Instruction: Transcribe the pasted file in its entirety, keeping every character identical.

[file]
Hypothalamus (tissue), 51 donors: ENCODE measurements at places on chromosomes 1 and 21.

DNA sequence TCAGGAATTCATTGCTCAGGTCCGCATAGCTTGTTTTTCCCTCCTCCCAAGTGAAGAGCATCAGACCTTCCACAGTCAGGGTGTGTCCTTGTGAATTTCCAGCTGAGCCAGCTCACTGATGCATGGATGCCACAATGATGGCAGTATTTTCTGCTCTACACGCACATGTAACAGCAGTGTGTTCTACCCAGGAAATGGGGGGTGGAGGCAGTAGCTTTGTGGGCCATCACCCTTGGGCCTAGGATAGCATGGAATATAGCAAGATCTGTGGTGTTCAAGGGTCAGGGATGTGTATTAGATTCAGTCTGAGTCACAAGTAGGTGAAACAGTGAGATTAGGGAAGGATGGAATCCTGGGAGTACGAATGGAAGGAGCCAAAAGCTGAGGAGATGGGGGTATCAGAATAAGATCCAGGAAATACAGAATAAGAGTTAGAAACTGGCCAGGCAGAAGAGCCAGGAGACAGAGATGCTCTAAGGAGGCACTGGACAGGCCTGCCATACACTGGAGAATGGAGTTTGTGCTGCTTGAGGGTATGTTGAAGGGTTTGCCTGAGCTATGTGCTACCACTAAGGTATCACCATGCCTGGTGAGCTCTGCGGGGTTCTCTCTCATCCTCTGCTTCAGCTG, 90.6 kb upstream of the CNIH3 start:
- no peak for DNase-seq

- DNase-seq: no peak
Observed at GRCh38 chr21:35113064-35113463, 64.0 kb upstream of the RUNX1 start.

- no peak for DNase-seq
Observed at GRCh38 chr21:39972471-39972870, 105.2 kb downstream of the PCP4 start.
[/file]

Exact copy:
Hypothalamus (tissue), 51 donors: ENCODE measurements at places on chromosomes 1 and 21.

DNA sequence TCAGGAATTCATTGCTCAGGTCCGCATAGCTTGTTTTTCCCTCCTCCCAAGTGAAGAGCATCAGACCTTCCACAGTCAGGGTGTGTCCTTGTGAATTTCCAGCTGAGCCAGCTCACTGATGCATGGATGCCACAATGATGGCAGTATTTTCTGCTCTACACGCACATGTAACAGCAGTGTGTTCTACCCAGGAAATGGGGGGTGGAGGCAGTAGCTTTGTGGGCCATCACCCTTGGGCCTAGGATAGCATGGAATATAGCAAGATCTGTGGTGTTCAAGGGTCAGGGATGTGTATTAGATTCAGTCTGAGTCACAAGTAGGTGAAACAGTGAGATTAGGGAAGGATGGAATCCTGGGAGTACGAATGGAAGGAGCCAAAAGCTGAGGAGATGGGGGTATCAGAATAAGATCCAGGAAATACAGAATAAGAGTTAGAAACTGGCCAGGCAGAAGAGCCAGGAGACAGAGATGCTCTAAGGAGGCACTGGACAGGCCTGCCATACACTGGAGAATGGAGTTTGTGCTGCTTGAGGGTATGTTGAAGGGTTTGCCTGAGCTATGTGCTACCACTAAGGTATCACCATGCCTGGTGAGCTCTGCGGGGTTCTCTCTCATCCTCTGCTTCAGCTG, 90.6 kb upstream of the CNIH3 start:
- no peak for DNase-seq

- DNase-seq: no peak
Observed at GRCh38 chr21:35113064-35113463, 64.0 kb upstream of the RUNX1 start.

- no peak for DNase-seq
Observed at GRCh38 chr21:39972471-39972870, 105.2 kb downstream of the PCP4 start.